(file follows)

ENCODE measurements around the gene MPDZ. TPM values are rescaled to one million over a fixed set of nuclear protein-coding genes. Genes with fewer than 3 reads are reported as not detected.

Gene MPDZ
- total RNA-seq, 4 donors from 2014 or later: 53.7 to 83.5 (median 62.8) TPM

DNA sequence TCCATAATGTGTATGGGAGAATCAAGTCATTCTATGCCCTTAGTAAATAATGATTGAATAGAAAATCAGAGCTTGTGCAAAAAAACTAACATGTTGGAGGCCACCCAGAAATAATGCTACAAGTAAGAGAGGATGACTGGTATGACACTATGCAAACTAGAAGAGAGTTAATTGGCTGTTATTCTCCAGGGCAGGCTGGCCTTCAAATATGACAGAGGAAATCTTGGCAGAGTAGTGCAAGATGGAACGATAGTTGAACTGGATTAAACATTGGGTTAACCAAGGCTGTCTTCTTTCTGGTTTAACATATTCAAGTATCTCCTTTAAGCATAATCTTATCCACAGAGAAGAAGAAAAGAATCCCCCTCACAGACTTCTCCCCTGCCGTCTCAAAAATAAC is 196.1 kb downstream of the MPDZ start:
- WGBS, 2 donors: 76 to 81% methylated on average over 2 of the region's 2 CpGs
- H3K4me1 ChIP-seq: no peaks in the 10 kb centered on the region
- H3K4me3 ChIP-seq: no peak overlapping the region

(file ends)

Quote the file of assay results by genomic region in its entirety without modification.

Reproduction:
ENCODE measurements around the gene MPDZ. TPM values are rescaled to one million over a fixed set of nuclear protein-coding genes. Genes with fewer than 3 reads are reported as not detected.

Gene MPDZ
- total RNA-seq, 4 donors from 2014 or later: 53.7 to 83.5 (median 62.8) TPM

DNA sequence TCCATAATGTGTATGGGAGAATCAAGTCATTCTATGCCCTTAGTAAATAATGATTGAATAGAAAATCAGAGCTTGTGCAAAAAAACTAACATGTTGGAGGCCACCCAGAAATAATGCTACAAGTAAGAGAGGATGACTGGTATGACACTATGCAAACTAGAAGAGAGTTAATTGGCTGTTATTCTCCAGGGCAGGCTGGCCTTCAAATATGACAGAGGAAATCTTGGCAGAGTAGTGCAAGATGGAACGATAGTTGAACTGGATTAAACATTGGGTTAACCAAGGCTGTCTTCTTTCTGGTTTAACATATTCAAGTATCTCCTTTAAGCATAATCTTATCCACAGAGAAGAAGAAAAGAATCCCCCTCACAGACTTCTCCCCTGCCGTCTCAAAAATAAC is 196.1 kb downstream of the MPDZ start:
- WGBS, 2 donors: 76 to 81% methylated on average over 2 of the region's 2 CpGs
- H3K4me1 ChIP-seq: no peaks in the 10 kb centered on the region
- H3K4me3 ChIP-seq: no peak overlapping the region